“Online journalism news aggregators such as Romenesko regularly relied on stories by E&P, linking to them for reporting on a new study or analysis of anything relating to the newspaper industry.
But Romenesko and other free sites such as Mediabistro.com also snatched readers and job listings that might have landed in E&P‘s classified section.”
Yes, classified revenues have left print behind for the Internet and everybody wants to read content like that of E&P‘s for free on the Web. But there was nothing stopping its owner Nielsen Co. from selling off the pub to a company that would have kept it alive — even if only as digital version of itself.
We’re sad to see another publication (and its Nielsen-owned sister Kirkus Reviews) close its doors in 2009. We’ll also miss all the scoops and insightful news about our industry. Too bad Nielsen didn’t take WebMediaBrands’ offer to buy E&P earlier this year. We would have welcomed them to the family!
But as the title heads towards closure at the end of the year, various good-byes are sprinkling out from staffers. After the jump, parting words from senior editor Joe Strupp and former cartoonist Steve Greenberg.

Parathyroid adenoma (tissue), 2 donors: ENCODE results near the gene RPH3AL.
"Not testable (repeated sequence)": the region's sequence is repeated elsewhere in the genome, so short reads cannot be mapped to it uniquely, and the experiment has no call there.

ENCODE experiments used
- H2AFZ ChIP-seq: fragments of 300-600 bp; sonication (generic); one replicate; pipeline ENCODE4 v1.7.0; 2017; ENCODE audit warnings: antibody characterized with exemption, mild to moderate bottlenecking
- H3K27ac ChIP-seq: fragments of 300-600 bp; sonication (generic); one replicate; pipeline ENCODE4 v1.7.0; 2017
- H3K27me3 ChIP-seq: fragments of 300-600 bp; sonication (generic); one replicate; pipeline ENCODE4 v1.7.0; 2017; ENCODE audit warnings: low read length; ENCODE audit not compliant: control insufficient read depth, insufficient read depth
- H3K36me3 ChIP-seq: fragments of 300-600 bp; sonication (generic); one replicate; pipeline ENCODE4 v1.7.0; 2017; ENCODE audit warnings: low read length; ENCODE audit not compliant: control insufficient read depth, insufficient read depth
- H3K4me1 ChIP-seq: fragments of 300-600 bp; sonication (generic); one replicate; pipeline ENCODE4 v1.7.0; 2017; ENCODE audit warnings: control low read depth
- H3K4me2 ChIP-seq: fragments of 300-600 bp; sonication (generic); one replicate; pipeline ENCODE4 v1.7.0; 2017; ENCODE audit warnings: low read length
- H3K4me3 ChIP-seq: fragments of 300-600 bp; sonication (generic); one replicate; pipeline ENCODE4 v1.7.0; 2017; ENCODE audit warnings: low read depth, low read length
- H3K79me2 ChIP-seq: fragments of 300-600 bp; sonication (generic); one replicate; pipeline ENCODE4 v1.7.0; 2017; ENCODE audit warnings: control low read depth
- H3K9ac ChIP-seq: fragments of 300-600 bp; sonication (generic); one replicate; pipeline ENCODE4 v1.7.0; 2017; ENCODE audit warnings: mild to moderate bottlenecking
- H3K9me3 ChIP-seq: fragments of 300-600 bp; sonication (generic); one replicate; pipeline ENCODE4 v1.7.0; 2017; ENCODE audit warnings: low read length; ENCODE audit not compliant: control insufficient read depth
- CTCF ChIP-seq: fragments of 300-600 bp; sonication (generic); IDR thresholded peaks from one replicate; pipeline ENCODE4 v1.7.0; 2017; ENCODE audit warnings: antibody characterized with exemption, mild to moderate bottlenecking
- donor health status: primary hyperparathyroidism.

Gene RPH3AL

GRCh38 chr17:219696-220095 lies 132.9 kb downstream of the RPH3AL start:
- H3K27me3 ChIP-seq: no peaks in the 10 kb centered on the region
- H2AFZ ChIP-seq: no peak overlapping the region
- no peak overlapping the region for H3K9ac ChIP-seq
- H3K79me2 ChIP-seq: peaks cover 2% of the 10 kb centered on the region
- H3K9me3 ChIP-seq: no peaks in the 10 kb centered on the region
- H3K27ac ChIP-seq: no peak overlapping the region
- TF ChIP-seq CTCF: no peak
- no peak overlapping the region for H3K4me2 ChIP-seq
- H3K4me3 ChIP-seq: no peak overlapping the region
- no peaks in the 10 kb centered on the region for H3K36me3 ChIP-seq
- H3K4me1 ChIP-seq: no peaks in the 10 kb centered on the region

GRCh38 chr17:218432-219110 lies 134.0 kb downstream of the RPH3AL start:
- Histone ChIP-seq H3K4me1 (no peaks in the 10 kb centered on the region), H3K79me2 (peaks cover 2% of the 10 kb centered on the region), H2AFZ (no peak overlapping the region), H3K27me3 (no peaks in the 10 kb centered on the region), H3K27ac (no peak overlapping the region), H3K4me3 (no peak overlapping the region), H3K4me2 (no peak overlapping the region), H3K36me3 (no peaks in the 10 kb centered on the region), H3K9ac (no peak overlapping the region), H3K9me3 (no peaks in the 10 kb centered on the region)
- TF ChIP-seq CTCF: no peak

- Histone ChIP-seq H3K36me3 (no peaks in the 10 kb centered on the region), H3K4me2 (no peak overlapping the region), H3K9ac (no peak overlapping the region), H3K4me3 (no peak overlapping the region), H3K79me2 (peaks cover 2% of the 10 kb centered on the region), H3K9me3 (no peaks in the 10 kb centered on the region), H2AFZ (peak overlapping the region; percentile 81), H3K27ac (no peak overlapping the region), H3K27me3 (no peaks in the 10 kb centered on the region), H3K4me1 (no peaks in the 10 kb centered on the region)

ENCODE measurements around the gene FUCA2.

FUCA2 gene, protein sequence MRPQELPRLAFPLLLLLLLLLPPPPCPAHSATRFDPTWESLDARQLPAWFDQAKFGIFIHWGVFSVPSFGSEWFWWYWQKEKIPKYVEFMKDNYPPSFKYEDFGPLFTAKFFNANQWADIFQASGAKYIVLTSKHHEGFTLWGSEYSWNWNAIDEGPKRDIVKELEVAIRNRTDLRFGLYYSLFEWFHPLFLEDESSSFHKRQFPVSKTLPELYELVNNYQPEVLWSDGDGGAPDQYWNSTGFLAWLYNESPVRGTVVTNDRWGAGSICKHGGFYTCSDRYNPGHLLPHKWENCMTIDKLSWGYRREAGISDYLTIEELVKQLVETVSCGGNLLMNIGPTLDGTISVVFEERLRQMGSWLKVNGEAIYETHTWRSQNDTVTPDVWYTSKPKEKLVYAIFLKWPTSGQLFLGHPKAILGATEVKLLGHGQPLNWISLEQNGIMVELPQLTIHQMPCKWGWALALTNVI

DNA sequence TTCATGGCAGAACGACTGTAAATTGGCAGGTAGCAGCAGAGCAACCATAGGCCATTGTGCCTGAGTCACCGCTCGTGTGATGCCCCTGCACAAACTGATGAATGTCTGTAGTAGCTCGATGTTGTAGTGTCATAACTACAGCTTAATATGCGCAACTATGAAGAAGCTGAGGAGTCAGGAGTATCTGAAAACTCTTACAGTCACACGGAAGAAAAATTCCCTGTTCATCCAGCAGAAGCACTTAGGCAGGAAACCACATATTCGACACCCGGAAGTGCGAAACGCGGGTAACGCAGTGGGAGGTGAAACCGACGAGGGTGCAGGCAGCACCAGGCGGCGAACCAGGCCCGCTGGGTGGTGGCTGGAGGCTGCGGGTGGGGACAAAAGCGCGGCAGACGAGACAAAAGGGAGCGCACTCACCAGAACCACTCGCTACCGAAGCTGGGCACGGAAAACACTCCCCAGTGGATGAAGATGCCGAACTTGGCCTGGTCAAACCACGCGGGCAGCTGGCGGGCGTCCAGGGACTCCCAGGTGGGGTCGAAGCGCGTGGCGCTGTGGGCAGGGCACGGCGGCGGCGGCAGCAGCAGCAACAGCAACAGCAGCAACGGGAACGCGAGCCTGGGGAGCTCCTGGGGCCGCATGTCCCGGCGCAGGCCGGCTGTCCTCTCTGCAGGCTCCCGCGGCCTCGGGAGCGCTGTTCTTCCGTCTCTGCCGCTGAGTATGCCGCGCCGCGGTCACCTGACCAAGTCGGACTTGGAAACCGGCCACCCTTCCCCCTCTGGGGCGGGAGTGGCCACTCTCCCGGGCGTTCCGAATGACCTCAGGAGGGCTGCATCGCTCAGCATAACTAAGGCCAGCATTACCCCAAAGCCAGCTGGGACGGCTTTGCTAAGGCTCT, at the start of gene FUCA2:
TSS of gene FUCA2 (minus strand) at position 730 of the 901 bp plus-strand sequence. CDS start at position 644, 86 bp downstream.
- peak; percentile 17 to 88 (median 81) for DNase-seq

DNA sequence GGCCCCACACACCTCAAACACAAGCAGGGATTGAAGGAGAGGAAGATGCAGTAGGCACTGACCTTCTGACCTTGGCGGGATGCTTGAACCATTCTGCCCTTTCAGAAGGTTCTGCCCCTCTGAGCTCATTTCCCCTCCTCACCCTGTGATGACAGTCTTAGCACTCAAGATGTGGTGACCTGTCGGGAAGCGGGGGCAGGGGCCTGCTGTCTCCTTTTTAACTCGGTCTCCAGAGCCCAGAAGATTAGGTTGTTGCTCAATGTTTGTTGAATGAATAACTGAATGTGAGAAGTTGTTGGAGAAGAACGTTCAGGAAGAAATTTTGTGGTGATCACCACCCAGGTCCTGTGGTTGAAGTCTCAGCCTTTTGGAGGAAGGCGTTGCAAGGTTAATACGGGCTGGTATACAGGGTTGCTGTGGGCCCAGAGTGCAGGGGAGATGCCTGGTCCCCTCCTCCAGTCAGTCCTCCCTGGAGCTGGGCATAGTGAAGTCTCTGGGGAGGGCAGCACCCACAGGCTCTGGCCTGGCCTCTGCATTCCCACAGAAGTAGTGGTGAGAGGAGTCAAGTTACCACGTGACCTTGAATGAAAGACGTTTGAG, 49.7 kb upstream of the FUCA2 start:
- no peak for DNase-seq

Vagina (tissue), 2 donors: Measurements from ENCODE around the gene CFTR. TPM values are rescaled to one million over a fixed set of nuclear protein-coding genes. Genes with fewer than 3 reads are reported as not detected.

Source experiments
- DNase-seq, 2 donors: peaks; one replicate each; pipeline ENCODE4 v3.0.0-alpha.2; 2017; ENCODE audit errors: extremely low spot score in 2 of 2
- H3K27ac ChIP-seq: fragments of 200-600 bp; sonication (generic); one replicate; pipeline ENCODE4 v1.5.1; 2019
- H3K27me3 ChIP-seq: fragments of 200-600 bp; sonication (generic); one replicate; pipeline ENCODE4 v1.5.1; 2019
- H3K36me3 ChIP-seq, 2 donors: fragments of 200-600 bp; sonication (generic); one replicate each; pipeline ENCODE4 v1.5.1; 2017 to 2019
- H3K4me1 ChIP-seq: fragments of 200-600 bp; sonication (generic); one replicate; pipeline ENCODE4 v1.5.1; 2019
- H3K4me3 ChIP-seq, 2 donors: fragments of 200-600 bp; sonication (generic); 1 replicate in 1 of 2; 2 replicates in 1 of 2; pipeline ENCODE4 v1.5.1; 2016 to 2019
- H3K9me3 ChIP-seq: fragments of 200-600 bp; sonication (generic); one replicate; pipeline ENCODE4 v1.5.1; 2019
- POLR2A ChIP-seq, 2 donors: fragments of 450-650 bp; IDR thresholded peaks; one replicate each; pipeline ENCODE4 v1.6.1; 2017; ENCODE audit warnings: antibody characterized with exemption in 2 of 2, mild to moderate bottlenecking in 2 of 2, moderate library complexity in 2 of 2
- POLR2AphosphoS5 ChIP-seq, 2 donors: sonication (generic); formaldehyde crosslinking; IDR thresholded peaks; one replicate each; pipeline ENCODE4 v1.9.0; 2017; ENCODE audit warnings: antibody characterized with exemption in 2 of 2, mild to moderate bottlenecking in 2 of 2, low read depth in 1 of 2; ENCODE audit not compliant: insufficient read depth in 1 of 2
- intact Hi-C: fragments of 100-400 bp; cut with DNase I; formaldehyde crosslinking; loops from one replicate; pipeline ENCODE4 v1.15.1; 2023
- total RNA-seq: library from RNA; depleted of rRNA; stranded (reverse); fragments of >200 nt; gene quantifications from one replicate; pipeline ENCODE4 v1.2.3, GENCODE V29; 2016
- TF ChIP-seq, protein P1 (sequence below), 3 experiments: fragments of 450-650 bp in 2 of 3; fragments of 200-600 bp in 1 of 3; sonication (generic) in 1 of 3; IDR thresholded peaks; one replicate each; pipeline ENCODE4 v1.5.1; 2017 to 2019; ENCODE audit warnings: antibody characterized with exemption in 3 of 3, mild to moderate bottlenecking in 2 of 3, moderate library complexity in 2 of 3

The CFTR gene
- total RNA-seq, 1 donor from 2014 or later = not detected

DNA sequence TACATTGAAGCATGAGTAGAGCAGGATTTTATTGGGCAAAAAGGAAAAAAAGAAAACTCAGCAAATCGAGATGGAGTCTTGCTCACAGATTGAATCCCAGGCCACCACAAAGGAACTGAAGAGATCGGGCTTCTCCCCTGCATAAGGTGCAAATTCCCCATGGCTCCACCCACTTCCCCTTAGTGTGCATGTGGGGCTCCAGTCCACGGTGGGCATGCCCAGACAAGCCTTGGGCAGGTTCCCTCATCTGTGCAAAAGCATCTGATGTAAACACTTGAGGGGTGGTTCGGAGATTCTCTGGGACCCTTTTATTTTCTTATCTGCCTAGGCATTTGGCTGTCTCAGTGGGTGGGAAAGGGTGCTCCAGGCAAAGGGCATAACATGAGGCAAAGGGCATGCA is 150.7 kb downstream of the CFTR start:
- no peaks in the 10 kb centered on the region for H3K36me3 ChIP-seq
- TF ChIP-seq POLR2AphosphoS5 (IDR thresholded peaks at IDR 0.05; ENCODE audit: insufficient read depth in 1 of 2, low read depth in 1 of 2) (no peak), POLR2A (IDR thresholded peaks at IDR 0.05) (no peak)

Strupp says he’s been lucky through his 21 years as a reporter never to have experienced a layoff until now. He’s also been lucky during his 11 years at E&P, writing “both news and opinion about the media, and beyond,” and meeting big names like Ben Bradlee, Phil Bronstein and Michael Moore. Such is the life of a media reporter:
“Through it all, people have always given E&P the respect we always hoped it earned. Known as ‘the bible’ of the newspaper industry, I believe we still did our best to help cover the newspaper world as it changes and goes through its toughest time ever. Not the death of newspapers, but the transformation as I believe they will live on, perhaps in other forms, but still providing the best news coverage of any medium.”
Greenberg, who was laid off by the pub last year, gives a short history of E&P and its relationship to the cartooning world. He also tells his own story about being hired to be a weekly cartoonist, then let go three years later when the magazine was redesigned. But although he was laid off by E&P, he sums up the overall reaction to its death pretty succinctly:
“America is all-too-quickly heading toward an era quite possibly without daily print newspapers. But it’s very sad to see that its leading industry journal — the watchdogâ€™s watchdog — is about to be put to sleep.”
Read more: Editor & Publisher, Kirkus Reviews to be shut –Los Angeles Times
Editor & Publisher, RIP –The Steve Greenberg Blog
Previously: Could E&P Have Been Saved?
- Kate Lewis Talks the Future of Hearst Magazines
- Norman Pearlstine Talks Advertising
- Chris Rock Speaks with NY Times
- Dean Baquet Comments on TNR and Rolling Stone